Thursday, August 28, 2008

Every Child Has Special Needs?

Got back from several days in Chicago yesterday, weary but happy. It was the first time I've ever taken a trip alone with dsds15, and it went very well. We stayed in a hotel near O'Hare with ds23, who was in town on business. This was a great help to me, as I could take a shower without worrying that my youngest was downstairs hailing a cab or something, because his big brother kept an eye on him for me.

Came home very tired, and found this in a homeschool email newsletter I receive:

Todd Wilson, Familyman Ministries

I have special needs children. In fact, ALL my children are special needs children. First, there's Ben (15) who really needs me to listen to him talk . . . because he talks a lot. Then there's Sam (13) who likes to tease but who needs me to know when it's time to stop teasing and be understanding. Katherine (11) needs me to be extra gentle during these "changing" years.

Ike (9) needs lots of one-on-one attention. Abe (7) needs snuggling and closeness. Maggie Rose (4) needs me to help her use self-control. Cal (2) needs me to read books to him and Jed (7 mos.) needs me to smile at him.

Now before I get an angry note from some well-meaning mother who insists that I'm making light of or minimizing special needs children, let me say that I am not doing that at all. I know some of you have children who demand incredible sacrifice and labor on your part. I know you lie awake at night wondering if you can make it through another day. I'm certainly NOT trying to equate my "special needs" kids with your "special needs" kids. But I am trying to point out that ALL of our children have special needs and that we've done our children and ourselves a disservice by labeling our special needs children as "special needs." They're just children like all the rest.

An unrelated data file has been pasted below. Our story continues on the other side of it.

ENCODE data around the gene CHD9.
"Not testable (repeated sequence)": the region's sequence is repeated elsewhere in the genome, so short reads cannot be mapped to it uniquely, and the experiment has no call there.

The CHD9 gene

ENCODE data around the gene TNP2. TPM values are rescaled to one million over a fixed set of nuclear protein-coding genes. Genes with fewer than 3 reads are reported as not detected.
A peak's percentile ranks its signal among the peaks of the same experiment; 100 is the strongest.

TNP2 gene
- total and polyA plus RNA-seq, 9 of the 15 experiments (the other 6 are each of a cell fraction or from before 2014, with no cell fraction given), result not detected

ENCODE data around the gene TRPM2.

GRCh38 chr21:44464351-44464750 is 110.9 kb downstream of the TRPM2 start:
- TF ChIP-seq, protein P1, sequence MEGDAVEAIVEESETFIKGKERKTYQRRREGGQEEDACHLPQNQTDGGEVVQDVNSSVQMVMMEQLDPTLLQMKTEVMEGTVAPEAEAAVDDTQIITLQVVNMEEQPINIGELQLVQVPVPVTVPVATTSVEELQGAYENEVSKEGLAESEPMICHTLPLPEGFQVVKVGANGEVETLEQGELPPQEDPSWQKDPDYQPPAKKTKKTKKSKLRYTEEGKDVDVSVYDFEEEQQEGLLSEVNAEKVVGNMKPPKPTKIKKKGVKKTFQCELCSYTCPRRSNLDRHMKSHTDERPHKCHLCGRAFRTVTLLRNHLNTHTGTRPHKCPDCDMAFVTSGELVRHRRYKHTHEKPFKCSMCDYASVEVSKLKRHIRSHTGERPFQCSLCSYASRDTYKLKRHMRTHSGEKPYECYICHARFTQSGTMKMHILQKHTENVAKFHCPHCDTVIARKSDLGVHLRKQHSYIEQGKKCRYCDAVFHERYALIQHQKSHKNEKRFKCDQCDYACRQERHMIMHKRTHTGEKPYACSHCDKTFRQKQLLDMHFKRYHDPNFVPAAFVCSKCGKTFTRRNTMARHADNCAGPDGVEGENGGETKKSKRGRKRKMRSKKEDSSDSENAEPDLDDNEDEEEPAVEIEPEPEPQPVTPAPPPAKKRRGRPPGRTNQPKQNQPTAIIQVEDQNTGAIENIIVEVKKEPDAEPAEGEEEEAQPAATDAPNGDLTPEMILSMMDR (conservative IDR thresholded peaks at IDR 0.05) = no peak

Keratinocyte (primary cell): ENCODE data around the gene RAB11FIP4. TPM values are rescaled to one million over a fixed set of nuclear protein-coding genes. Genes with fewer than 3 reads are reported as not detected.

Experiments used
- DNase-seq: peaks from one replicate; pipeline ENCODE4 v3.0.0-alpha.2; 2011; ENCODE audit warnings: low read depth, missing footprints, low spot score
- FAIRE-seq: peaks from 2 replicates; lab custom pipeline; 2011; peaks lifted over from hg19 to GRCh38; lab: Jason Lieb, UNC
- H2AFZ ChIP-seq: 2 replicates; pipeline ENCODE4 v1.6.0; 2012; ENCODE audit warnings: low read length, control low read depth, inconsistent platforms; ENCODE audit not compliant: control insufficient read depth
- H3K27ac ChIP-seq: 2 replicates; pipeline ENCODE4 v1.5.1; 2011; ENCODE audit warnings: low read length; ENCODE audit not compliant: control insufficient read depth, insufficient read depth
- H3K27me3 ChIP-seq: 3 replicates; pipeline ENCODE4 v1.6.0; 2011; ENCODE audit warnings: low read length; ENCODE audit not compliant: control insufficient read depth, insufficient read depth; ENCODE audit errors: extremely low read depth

Yes, they have special needs, but as I've already described, all children do to some extent. Amazingly, God has given you the abilities to meet those special needs and has given your children the mom and dad just right for them. You don't have to feel inadequate or apologize for their lack of progress, or label them as a "special needs" child.

All you have to do is love, train, and prepare them for THEIR future. Oh, yeah, and one more thing . . . . . .
Be real,

Wow. That didn't sit real well with me yesterday. I pictured myself reading that back when my son was little and we were trying to adjust to homeschooling three kids while caring for a toddler on an apnea monitor who couldn't keep weight on because of severe reflux, and I think that attitude (no matter how well-meaning) would have really hurt me.

Also, having just seen family in Chicago who have a daughter (our niece) with delays of unknown origin and how they have to fight to get the right kind of education for her out of their local school district, and having some idea of the pain they have gone through with and for her, his message kind of got me going:

Hi Todd,

I read your column in TOS' THM occasionally, and usually find it amusing. But I've got to tell you that you stepped in it today. I get your drift about all of our children having special needs, but you're off track here, and I'm afraid you probably hurt some parents of children with disabililties.